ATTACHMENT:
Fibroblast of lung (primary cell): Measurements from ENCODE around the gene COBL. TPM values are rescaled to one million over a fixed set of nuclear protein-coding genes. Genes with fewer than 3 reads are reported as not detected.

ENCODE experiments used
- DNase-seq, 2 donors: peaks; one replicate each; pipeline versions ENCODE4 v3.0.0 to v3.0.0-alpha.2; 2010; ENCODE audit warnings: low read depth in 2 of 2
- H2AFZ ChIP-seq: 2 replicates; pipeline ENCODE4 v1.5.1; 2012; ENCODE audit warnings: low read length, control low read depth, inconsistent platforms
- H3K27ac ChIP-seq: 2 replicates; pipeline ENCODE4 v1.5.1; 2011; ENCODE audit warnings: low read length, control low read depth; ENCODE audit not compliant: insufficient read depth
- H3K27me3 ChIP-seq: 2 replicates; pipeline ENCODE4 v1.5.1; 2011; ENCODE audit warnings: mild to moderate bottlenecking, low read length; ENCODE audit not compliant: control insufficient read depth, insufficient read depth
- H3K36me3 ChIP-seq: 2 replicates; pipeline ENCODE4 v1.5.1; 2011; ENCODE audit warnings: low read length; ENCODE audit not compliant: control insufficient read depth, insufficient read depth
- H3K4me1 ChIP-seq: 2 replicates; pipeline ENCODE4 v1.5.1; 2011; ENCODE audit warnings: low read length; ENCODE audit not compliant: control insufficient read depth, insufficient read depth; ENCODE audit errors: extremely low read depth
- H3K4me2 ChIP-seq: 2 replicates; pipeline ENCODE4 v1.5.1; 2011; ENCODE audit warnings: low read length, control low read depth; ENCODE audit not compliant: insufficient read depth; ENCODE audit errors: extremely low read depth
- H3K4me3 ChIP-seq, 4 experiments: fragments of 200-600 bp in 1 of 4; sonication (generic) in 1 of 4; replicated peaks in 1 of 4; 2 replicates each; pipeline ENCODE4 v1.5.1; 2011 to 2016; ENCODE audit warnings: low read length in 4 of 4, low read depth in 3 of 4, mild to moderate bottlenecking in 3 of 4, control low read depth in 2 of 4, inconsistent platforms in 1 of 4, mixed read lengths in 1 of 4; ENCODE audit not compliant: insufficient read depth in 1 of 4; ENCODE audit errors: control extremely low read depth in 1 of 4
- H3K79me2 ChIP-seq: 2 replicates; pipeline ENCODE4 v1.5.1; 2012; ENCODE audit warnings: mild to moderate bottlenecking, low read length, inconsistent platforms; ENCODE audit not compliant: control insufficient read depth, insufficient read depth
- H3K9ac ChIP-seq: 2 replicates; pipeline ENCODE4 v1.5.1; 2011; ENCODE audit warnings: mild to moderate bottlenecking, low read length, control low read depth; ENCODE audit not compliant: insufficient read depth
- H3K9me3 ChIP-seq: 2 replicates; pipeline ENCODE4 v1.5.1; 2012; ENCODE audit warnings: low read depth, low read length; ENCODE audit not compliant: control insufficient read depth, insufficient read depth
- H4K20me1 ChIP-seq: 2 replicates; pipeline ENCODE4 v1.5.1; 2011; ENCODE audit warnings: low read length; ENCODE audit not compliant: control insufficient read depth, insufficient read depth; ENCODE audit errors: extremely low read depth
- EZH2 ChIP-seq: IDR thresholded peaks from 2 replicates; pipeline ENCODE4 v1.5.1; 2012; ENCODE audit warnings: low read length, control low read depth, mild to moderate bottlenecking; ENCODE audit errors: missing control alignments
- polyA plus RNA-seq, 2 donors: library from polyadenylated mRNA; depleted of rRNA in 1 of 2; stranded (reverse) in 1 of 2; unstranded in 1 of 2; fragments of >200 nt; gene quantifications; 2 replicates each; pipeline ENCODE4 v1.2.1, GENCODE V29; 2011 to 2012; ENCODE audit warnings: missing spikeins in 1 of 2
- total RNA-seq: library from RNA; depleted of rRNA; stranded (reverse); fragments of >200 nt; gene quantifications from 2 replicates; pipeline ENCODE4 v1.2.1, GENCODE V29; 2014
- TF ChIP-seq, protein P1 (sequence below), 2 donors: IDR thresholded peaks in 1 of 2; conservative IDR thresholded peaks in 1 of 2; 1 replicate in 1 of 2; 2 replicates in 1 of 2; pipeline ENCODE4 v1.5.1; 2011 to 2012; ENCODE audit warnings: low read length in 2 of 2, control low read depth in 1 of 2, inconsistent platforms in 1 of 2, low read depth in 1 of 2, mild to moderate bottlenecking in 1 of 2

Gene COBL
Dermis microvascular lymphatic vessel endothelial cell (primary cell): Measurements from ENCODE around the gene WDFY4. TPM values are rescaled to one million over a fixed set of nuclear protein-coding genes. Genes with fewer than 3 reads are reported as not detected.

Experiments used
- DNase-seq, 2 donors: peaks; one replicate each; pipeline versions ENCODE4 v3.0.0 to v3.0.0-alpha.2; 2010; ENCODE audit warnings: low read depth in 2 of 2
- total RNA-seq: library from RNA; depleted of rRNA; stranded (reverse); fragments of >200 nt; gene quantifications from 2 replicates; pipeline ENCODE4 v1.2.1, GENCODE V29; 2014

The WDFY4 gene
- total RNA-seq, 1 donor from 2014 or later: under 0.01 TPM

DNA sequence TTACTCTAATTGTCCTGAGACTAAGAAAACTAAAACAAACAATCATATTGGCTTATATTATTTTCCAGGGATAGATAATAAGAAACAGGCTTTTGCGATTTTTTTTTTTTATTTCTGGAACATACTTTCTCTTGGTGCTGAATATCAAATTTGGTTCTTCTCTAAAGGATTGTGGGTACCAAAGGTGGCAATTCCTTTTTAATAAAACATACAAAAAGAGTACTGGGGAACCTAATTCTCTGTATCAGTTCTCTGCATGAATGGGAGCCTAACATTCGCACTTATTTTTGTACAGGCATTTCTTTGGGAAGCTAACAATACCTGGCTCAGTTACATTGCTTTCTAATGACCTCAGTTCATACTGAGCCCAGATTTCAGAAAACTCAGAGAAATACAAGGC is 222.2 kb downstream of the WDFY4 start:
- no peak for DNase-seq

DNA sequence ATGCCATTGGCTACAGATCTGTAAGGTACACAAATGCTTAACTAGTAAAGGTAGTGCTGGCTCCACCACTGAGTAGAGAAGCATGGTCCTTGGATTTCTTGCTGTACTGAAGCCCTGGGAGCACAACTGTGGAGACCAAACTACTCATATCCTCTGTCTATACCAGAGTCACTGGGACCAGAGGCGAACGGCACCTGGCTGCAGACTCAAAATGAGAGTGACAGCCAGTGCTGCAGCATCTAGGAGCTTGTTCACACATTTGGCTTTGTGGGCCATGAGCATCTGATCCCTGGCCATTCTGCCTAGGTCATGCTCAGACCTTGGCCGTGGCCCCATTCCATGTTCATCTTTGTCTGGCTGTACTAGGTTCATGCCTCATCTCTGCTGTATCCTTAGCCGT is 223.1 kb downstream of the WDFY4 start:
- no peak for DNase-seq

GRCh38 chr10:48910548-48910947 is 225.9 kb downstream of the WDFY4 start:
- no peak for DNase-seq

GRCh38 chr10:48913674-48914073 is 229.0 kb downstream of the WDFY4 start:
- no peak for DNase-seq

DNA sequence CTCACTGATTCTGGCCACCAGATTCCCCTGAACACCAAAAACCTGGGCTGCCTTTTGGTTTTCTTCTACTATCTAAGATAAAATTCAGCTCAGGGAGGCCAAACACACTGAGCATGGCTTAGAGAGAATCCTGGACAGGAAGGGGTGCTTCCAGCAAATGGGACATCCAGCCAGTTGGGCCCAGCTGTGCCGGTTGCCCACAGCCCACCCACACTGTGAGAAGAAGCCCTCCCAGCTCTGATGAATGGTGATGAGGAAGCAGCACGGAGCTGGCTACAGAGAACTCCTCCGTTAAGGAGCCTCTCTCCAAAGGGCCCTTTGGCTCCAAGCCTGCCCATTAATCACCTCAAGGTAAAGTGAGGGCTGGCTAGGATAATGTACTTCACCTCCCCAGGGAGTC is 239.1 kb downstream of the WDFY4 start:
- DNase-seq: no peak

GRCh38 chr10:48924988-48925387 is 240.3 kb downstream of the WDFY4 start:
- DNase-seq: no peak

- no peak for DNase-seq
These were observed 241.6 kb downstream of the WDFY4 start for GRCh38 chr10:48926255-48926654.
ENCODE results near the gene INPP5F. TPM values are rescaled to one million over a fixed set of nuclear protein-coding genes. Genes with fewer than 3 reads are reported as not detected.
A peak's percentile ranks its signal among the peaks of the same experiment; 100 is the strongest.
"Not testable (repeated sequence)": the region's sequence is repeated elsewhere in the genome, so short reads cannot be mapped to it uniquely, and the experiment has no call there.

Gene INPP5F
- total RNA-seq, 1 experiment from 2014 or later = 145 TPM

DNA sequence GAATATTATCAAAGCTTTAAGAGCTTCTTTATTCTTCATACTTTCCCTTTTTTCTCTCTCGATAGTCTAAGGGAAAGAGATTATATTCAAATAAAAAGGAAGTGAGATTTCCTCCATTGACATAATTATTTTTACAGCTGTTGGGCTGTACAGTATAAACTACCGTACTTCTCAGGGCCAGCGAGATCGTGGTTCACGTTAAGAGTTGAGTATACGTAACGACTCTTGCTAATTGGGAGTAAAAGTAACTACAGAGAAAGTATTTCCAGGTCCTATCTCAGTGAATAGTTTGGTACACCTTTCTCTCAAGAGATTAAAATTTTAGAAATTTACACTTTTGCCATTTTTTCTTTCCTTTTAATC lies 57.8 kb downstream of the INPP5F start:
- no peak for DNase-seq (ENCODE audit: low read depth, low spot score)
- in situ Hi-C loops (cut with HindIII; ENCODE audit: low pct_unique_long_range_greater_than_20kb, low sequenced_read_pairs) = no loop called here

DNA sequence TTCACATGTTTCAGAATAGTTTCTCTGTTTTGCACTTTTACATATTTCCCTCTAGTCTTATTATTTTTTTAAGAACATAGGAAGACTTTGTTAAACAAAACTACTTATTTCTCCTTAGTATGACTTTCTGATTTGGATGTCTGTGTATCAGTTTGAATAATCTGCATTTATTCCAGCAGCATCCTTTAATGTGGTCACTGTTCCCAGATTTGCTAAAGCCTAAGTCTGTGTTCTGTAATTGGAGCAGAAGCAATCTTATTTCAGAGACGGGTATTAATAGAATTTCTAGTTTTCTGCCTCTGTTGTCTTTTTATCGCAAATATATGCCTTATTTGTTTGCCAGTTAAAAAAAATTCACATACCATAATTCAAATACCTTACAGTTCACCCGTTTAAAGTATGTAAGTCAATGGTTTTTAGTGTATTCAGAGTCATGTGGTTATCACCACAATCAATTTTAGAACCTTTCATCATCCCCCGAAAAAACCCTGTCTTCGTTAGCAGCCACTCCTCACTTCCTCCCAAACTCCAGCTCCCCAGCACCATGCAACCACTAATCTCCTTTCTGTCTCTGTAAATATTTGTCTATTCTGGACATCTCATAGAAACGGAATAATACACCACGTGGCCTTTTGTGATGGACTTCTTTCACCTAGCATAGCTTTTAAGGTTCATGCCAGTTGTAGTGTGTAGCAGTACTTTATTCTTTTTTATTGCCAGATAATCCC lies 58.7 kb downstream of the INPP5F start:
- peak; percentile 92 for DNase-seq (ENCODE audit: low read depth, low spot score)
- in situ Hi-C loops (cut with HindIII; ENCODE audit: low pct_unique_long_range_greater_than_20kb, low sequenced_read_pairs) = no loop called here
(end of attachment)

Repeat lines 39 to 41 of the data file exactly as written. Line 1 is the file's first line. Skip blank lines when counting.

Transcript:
These were observed 241.6 kb downstream of the WDFY4 start for GRCh38 chr10:48926255-48926654.
ENCODE results near the gene INPP5F. TPM values are rescaled to one million over a fixed set of nuclear protein-coding genes. Genes with fewer than 3 reads are reported as not detected.
A peak's percentile ranks its signal among the peaks of the same experiment; 100 is the strongest.